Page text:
Roofing is considered the 4th most dangerous job in the United States (Western States Roofing Contractors Association). No one wants to roof forever but when does a roofer decide they’ve worked long enough? When they can no longer climb a ladder? When their knees ache from cramped positions? When their back gives out from hauling material? In a profession where physical attributes are necessary for daily work, aging catches up and makes any roofer ask, “when will ever I get off the roof”?
Working Through the Prime of Your Life
Craig Hardin, 40, is welcoming his 4th child in the next few months. Owning his own company, there is a necessary drive to support his family. As much as he’d like to get away from the endless ladder climbs, he mentally knows that his skillset of roofing will be the provider. This leaves him in a delicate position knowing that roofing is not a profession that gets easier as you age. He is forced to ask himself what his future holds and how is he going to prepare for it.
Before engaging in this meta life decision, it’s important to understand the WHY behind the passion of roofing using Craig’s example. Having years of experience in the carpentry trade, he knew he was good with his hands. Metal roofing became his area of expertise as he learned the folding techniques through zinc classes and trial and error. Craig became a student of the traditional roofing techniques by tearing off old roofs throughout historic Maryland areas. He started his own company to have total control over his future which is not a foreign thought to most roofers once they acquire a skillset.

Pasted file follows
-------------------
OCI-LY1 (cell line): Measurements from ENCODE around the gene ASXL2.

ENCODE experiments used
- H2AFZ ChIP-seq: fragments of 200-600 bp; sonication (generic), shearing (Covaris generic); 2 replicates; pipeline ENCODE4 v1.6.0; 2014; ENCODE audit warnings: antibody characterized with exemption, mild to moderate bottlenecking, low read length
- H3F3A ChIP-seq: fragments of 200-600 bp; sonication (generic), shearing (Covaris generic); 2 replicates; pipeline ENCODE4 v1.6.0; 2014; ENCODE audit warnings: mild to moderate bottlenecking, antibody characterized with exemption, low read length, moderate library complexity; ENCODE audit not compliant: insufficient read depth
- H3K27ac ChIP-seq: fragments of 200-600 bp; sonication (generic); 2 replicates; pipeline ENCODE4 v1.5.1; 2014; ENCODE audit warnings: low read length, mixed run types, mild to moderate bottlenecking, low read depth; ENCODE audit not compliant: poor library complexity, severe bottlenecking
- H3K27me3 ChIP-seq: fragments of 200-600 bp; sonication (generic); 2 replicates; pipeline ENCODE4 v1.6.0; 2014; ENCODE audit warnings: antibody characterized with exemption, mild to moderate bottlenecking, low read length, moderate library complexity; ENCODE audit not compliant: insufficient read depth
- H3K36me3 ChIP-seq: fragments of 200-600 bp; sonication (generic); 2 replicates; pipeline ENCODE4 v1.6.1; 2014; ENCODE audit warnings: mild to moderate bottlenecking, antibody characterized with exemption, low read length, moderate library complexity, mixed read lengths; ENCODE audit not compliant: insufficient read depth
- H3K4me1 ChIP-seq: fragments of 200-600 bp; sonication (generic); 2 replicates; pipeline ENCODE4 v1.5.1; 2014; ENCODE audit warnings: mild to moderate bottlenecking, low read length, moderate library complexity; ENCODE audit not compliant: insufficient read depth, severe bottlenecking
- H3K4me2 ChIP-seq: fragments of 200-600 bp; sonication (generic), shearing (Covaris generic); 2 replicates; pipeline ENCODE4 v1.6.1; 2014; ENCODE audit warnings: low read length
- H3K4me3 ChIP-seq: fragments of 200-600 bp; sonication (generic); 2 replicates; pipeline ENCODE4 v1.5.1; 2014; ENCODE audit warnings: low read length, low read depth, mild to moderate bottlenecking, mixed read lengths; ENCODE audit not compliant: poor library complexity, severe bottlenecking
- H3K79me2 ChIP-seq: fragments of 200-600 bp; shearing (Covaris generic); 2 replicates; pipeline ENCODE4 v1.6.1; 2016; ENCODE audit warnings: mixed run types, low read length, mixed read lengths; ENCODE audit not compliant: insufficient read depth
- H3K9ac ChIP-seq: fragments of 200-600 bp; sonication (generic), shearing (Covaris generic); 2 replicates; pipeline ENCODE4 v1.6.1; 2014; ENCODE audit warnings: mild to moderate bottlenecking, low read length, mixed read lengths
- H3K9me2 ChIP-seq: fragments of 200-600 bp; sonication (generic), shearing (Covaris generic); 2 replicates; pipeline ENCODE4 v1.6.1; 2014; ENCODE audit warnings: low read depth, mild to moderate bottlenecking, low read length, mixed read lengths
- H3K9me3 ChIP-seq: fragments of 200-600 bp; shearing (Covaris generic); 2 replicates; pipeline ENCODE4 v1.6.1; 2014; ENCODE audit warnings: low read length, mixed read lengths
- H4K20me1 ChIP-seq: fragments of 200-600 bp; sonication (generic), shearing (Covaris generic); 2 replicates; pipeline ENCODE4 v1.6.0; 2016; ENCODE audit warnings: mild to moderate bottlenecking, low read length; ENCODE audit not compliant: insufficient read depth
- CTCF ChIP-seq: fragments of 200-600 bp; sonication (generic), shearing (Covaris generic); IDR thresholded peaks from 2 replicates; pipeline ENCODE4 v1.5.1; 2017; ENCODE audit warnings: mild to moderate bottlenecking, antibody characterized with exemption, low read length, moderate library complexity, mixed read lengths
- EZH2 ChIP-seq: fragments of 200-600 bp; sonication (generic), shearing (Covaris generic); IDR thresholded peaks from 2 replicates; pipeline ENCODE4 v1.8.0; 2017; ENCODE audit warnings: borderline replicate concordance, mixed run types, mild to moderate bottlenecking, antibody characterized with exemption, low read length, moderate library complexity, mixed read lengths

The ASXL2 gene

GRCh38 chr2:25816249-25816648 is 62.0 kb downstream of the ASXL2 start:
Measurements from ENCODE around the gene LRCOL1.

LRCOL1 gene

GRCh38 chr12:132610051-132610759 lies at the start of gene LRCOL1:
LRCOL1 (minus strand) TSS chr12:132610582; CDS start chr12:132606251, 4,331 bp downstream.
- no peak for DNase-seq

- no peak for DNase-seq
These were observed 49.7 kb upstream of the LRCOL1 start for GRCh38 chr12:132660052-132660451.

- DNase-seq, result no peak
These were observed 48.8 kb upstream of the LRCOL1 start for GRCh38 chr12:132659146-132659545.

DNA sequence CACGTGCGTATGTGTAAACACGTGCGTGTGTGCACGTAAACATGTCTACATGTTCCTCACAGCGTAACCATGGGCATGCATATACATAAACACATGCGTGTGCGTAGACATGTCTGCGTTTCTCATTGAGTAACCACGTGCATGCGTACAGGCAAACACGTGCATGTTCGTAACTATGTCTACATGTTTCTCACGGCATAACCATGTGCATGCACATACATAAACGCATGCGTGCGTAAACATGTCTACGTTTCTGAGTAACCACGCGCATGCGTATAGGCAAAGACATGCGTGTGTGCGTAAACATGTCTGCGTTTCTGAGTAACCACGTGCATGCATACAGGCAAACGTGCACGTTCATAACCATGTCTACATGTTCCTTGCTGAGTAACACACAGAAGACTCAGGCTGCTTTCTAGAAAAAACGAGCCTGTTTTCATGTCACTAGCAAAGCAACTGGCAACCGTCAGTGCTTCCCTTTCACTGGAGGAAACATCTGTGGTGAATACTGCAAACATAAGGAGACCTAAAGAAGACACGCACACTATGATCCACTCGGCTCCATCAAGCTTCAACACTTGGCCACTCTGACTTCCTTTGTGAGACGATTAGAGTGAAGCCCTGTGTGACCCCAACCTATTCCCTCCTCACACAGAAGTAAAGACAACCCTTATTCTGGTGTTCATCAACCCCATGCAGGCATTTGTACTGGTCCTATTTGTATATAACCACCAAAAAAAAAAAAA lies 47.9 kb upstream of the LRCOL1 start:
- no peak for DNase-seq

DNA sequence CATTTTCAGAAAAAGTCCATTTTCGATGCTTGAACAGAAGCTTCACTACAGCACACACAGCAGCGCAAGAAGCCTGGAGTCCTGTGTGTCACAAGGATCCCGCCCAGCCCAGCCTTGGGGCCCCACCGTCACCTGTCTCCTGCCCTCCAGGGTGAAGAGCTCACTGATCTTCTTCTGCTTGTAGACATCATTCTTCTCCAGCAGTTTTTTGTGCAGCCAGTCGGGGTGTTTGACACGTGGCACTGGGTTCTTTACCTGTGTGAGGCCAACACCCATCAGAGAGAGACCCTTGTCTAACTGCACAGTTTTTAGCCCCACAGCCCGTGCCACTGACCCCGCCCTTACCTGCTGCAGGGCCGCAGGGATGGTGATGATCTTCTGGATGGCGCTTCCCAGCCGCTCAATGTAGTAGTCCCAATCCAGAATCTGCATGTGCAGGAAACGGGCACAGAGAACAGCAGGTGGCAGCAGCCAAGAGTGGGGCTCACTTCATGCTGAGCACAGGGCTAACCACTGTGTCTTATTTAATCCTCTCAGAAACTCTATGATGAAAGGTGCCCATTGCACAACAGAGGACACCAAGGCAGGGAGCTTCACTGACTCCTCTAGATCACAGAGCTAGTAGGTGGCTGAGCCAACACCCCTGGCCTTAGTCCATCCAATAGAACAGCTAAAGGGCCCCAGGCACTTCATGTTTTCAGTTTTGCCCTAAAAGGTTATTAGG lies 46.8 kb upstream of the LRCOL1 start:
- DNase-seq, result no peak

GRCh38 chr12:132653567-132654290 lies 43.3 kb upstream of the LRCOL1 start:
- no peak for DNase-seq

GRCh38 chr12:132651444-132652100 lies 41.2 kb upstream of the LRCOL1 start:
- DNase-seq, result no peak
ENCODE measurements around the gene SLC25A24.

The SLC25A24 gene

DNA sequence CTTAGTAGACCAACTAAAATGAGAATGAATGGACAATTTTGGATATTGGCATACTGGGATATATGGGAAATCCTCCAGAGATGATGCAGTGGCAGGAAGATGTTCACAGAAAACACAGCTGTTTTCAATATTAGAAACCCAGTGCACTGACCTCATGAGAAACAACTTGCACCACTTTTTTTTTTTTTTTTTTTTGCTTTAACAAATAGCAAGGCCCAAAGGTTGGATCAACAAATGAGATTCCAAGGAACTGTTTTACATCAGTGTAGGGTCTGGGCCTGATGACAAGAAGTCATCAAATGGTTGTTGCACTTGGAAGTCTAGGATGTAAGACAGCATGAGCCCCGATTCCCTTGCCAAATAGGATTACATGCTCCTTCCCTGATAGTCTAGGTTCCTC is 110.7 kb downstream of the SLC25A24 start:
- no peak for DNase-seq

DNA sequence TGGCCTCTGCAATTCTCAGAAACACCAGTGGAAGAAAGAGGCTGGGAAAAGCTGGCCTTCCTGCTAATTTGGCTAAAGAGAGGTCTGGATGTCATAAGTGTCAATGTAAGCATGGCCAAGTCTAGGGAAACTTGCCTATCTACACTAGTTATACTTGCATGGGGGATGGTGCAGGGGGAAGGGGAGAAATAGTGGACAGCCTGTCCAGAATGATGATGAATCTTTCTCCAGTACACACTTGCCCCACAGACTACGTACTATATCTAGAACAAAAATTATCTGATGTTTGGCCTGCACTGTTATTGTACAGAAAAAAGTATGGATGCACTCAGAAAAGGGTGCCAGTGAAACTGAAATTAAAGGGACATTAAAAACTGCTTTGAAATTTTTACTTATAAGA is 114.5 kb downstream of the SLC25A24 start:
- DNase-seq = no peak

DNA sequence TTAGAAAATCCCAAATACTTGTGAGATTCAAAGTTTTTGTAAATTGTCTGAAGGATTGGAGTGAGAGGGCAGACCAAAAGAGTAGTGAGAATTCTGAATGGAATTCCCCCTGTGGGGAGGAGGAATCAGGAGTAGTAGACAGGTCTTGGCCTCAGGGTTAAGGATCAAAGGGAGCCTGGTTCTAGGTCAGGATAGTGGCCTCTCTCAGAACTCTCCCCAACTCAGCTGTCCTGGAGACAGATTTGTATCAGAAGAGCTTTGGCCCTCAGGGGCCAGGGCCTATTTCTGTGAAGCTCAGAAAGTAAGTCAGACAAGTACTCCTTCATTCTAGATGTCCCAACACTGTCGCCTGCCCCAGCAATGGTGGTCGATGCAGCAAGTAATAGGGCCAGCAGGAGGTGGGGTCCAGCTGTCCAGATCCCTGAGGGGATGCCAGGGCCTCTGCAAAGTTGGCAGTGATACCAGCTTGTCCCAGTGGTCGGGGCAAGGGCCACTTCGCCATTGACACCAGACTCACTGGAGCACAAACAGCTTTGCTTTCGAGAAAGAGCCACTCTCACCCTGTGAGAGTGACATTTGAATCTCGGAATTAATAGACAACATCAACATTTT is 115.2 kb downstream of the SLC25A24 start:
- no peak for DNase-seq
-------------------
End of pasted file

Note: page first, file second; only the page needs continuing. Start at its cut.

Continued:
The challenges of owning one’s own roofing business comes with far more than only roofing. Learning how to bid a job profitably is crucial. Running books is another aspect that easily gets overlooked. Procuring materials for upcoming jobs as prices fluctuate is necessary. Hiring help is critical to reduce too much time being spent on jobs. So, to go along with the physical aspect of roofing, running a business successfully is a skillset that must be adopted.
A Standing Seam Enthusiast
Craig is not your ordinary roofer. He knows he can make more money stapling down shingles but what he’s doing is different. He’s hand crafting a metal roof that is providing decades of protection to the homeowner. A roof is not a piece of art that provides little value to world, it’s his creative outlet to the world while also providing a benefit to society. This fulfillment is what keeps bringing him back to the task at hand.
He know there’s more money in different areas of the country but he’s a family man looking to stay close to home. He wants to be the one to raise his kids and be their role model. Building a roofing company that has many workers and turns him to a salesman is not who he is. He’s a roofer at heart. Which has him asking the same questions that many of the people who are reading this post ask? What’s next?
Can I design a new product? Can I start a consultation business? How can I provide for my family when I’m not on a roof? These are the thoughts that emerge after he’s seamed his 30th panel of the day knowing that he’ll get through this job, but what about the next? And the next after that? In such a demanding profession, it’s tough to know.
He invited me on a job site recently and I saw a one-man army take down a complicated roof by himself. No workers because he doesn’t want to deal with the BS that comes along. It was an impressive display of a hard day’s work and I walked away with a greater appreciation for what it takes to be a roofer. It inspired me to share his work ethic with the rest of the community because it was that spectacular. I don’t expect this post to bring a light to the end of the tunnel, but in this specific niche market of traditional / architectural sheet metal roofing, expertise doesn’t go unnoticed and there will be opportunities that you won’t see coming. I hope this post continues to motivate those out there that are working hard day in and out.
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